Book 1 of the Tattersalls October yearling sale in England saved the best for last. During the third and final session of the auction Oct. 11, a son of Galileo named Hydrogen commanded 2.5 million guineas ($4,200,609), the highest price for a yearling sold at public auction in the world this year.
The amount surpassed the previous world high of 1.5 million guineas ($2,522,940) for a Galileo—Alluring Park filly that was sold in Book 1’s second session Oct. 10. Also going through the auction ring during Book 2’s second session was 2012’s third-most-expensive yearling in the world, a 1.3 million guinea ($2,186,552) Galileo—Shadow Song filly.
In addition, Book 1 of the October auction finished with a gross of 68,102,500 guineas ($114,429,000), which is the highest total ever for a yearling sale in Europe, according to Tattersalls. Also setting a record was the average price of 162,925 guineas ($273,753). The median price of 100,000 guineas ($142,821) equaled the mark that had been established last year.
The gross and average were up 31.9% and 14.9%, respectively from 2011. The number of horses that were sold was 418 compared to 364 last year. The buy-back rate was 81.3% compared to 81.6%.
"Book 1 of last year’s Tattersalls October yearling sale produced a remarkable set of results with huge rises in average, median, and turnover. Even though we knew this was an exceptional catalog, it seems extraordinary that we have bettered those figures this week," said Tattersalls chairman Edmond Mahony.
"Tribute really must be paid to the vendors, who yet again have enabled us to compile an outstanding catalog for Europe’s premier yearling sale. They have sent us the cream of the European yearling crop and have been rewarded by a truly cosmopolitan cast of buyers attracted to Park Paddocks by world class yearlings and a sale with a reputation second to none for producing European classic and group 1 winners."
According to Tattersalls, the 2.5 million guinea price for Hydrogen is the third-highest ever for a yearling colt sold at public auction in Europe. Bloodstock agent David Redvers purchased the bay colt for Sheikh Fahad al Thani. The immediate underbidder was John Magnier of Coolmore Stud.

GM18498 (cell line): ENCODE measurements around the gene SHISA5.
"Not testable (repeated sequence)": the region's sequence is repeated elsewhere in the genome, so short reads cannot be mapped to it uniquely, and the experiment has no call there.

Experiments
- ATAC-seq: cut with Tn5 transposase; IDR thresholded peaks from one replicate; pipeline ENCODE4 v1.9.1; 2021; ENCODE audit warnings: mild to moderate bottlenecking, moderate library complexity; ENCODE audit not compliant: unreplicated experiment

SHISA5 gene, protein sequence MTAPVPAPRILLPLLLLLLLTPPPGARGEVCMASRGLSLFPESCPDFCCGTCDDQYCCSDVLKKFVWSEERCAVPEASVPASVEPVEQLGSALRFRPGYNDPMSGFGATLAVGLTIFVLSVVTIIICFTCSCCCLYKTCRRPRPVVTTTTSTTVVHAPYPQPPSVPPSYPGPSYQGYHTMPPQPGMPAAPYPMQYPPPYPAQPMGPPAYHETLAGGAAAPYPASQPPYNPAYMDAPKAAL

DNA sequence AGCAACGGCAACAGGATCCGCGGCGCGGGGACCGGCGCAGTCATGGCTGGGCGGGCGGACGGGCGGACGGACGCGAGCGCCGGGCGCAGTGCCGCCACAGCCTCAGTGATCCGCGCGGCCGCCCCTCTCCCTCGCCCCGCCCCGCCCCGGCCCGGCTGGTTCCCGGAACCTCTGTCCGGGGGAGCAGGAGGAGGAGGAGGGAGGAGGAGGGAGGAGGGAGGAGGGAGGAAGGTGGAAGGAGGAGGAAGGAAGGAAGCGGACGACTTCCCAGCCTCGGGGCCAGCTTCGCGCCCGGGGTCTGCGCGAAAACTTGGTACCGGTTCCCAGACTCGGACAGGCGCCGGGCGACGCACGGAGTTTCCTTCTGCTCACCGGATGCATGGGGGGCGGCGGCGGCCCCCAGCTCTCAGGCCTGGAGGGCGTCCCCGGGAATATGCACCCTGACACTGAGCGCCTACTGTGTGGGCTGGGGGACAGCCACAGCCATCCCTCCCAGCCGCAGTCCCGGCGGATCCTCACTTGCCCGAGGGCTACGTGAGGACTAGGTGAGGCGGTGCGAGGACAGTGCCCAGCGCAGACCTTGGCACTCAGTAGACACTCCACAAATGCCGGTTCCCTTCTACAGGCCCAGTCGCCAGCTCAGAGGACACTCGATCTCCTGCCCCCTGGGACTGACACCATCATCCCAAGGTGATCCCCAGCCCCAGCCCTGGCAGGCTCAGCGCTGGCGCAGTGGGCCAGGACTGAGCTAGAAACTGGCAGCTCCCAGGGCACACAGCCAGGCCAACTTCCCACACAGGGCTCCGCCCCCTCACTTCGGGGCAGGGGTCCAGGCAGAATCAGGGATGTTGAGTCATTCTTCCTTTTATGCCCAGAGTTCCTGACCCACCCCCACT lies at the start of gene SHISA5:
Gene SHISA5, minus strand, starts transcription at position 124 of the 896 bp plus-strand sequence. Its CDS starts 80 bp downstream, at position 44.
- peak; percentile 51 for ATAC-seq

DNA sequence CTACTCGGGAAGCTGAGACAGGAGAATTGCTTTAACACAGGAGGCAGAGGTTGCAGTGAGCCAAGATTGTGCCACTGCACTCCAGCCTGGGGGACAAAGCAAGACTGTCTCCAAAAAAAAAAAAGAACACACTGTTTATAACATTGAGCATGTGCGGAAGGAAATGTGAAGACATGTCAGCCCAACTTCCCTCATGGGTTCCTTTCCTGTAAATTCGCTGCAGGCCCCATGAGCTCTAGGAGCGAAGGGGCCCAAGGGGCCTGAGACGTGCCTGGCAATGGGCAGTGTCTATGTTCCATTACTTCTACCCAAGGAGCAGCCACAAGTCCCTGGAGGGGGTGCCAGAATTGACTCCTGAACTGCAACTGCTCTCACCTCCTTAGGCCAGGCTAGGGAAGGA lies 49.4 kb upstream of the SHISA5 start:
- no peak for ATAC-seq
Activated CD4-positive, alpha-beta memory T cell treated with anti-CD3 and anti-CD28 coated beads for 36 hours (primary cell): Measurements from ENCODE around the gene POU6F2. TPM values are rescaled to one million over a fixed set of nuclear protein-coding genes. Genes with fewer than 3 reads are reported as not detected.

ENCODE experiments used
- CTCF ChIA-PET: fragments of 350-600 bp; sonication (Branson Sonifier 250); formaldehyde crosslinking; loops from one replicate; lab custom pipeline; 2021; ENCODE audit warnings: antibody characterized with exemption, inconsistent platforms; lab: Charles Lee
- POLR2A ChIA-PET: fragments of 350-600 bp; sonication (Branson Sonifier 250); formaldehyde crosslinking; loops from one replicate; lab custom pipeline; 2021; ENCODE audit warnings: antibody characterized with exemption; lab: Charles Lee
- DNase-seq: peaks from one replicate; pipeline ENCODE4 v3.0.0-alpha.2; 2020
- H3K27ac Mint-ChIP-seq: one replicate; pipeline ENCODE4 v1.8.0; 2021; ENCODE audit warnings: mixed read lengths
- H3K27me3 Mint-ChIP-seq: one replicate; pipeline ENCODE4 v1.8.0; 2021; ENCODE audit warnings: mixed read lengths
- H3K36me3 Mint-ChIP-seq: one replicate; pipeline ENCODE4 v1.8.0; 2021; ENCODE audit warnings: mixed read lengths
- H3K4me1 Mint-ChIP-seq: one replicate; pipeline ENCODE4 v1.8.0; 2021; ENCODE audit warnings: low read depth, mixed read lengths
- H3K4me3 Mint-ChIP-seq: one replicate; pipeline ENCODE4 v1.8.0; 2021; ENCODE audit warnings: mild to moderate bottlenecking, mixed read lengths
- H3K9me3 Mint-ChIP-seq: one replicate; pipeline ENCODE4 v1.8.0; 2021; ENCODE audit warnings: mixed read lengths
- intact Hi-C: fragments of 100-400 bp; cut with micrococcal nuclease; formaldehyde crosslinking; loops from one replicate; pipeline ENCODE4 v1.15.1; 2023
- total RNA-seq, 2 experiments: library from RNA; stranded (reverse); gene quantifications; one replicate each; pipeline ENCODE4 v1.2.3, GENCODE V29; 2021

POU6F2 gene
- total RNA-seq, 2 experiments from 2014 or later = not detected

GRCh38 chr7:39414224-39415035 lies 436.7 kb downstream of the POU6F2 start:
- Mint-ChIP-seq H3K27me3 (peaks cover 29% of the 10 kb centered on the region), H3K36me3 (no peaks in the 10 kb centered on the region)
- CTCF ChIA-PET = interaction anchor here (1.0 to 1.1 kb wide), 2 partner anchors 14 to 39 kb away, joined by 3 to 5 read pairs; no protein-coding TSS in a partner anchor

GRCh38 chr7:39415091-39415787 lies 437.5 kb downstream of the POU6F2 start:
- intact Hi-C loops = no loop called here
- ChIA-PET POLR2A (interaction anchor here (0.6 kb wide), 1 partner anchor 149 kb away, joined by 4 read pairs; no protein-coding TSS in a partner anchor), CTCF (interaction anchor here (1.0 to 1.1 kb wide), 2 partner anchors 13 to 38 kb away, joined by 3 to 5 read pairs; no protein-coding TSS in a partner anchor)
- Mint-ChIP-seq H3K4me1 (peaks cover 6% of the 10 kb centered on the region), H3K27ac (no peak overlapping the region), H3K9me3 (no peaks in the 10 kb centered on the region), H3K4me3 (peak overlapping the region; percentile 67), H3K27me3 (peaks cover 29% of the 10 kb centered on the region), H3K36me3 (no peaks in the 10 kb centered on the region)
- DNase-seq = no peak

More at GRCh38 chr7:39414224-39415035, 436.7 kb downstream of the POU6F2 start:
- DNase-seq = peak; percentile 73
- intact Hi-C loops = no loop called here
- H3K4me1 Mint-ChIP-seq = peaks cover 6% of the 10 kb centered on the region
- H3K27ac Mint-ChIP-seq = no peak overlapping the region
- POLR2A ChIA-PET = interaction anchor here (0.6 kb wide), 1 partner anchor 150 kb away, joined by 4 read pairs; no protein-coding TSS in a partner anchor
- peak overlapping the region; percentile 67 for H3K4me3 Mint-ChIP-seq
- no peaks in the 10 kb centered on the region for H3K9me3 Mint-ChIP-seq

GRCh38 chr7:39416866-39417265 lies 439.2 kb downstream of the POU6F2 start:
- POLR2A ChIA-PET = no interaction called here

"It’s a cliché, but this horse is the complete package," Redvers said. "I am just incredibly lucky to have the best and most enthusiastic, yet measured, client in the business."
The colt is out of the unraced Saumarez mare Funsie. He is a half brother to European champion Authorized (by Montjeu), who won the Vodafone Epsom Derby (Eng-I), Juddmonte International Stakes (Eng-I), and Totesport.com Dante Stakes (Eng-II) in 2007. Authorized also captured the Racing Post Trophy (Eng-I) in 2006.
Paul Makin of Paulyn Ltd. bred Hydrogen in Great Britain.
"I didn’t try to anticipate what would happen," Makin said. "I paid a lot for the mare and I do have three brothers at home and you can’t keep them all … well you can, but really I wanted to try the discipline of selling one that I really like. I have not bought one at this sale, which is a first, so now that I have sold one, I am the complete package. I just hope the horse goes on to excel for his new owner, who is terrific for racing in this country. They (the yearling’s new connections) are positive people and I like that."
The results for Book 1’s final session included a gross of 20,064,500 guineas ($33,713,190) for the 139 yearlings that were sold. The average was 144,349 guineas ($242,542) and the median was 85,000 ($142,821). The clearance rate was 81.3%.
"The statistics for this week’s sale make impressive reading, especially in a climate of continued economic uncertainty," Mahony said. "The second smallest Book 1 catalogue has produced the highest ever turnover for this sale, the average has reached unprecedented levels, and Book 1 of the October yearling sale has produced the highest priced yearling in the world this year. The 2,500,000 guinea sale-topping Galileo colt was the obvious highlight of the sale, but the real feature has been the fierce and diverse competition at the top of the market
"We have had a record number of yearlings sell for 400,000 guineas ($672,097) or more – 12 of them by the phenomenal Galileo - and there have been no less than 16 different buyers at this level," Mahony continued. "Our long-standing clients, both domestic and overseas, have been as active, if not more so, than ever, and buyers from established markets such as Australia, Hong Kong, Japan, and the USA have been more prolific than in recent years.
"In addition, the contribution from new or relatively new participants has been a real source of encouragement for all involved in the industry. The Qatari influence, in particular, has been immense and buyers from Malaysia, Russia, South Africa, and Turkey have all made a significant impact."